A Story from the Archives
Rediscovered on a shelf in the Archives, The Old Plantation, and What I Gathered There in an Autumn Month was written by James Edward Hungerford and published in 1859. Inscribed with the names of its two owners, it was first purchased by Daniel B. Heyward from “The Bluff” on January 5, 1860, and then taken from a “deserted Mansion” in Charleston on March 1, 1865 by Luis F. Emilio, Captain of the 54th Massachusetts Volunteer Infantry.
Daniel Blake Heyward was the grandson of Nathaniel and Henrietta Manigault Heyward. Orphaned at 14, when his parents Arthur and Maria died within 2 years of each other, he took sole possession of his family’s plantation, “The Bluff” around the time he purchased this book.
After lying about his age, Luis Emilio enlisted in the military in 1861 at the age of 16. Quickly moving through the ranks of the 23rd Massachusetts, he was promoted to Captain of Company E of the 54th Massachusetts Volunteer Infantry, a Black regiment, just months before the assault on Fort Wagner on July 18, 1863. The U.S. Army would continue to exclude Blacks from serving as commissioned officers, until 1877, when Lieutenant Henry O. Flipper became the first.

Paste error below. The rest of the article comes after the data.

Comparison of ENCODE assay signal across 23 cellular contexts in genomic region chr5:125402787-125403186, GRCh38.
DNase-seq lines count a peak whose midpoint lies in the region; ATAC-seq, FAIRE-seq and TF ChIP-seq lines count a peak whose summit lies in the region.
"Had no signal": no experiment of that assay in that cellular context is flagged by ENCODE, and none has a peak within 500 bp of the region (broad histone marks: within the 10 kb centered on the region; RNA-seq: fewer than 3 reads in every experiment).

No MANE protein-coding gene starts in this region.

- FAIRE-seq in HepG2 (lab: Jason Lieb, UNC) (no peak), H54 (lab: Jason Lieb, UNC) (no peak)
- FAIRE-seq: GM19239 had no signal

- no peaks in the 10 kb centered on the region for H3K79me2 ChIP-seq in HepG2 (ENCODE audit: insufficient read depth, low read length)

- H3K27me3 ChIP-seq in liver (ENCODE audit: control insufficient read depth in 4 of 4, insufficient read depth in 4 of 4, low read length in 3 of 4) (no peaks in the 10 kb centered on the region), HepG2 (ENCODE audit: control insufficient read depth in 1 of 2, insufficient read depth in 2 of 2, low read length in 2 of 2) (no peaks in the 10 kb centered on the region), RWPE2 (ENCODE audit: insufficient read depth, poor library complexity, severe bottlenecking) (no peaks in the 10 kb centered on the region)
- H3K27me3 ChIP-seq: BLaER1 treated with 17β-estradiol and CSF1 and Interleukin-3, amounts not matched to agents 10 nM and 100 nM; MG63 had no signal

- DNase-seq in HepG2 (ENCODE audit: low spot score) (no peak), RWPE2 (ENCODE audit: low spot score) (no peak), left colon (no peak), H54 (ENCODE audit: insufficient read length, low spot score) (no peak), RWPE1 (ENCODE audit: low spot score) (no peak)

After the Battle of Fort Wagner and subsequent defeat, in which the 54th suffered the heaviest loss with 54 killed, 179 wounded, 48 unaccounted for and all of the ranking officers dead or wounded, Emilio emerged the acting commander at just 19.
Luis F. Emilio, April 1863, from A Brave Black Regiment.
When the Confederates finally evacuated Charleston in February of 1865, Captain Emilio was sent with his regiment to guard a portion of the city. According to the descriptive history he wrote about commanding the 54th Massachusetts entitled, A Brave Black Regiment, he walked the streets of the devastated city where it can only be surmised he entered one of the houses and took the book. Presumably, it was then packed up to travel with Emilio after he mustered out later that same month. At some point, it was sold for $8.00 and found its way back to Charleston.
It is unknown why Emilio picked this particular book, or, if that is the only book he took with him. Some believe James Hungerford wrote these short stories about life on a plantation in Maryland as a response to Uncle Tom’s Cabin. Perhaps the young captain wanted it for that reason, or maybe he just wanted a souvenir and picked up the first book he found in a deserted mansion’s library (possibly 18 Meeting Street or 17 East Battery). Although, we may never know what made Captain Luis F. Emilio choose that title, or how it came back to Charleston, one thing is for certain, the stories a book can tell are not always by a single author.
– Jennifer McCormick, Chief of Collections
Decorative blind-stamped brown cloth with gilt-stamped spine title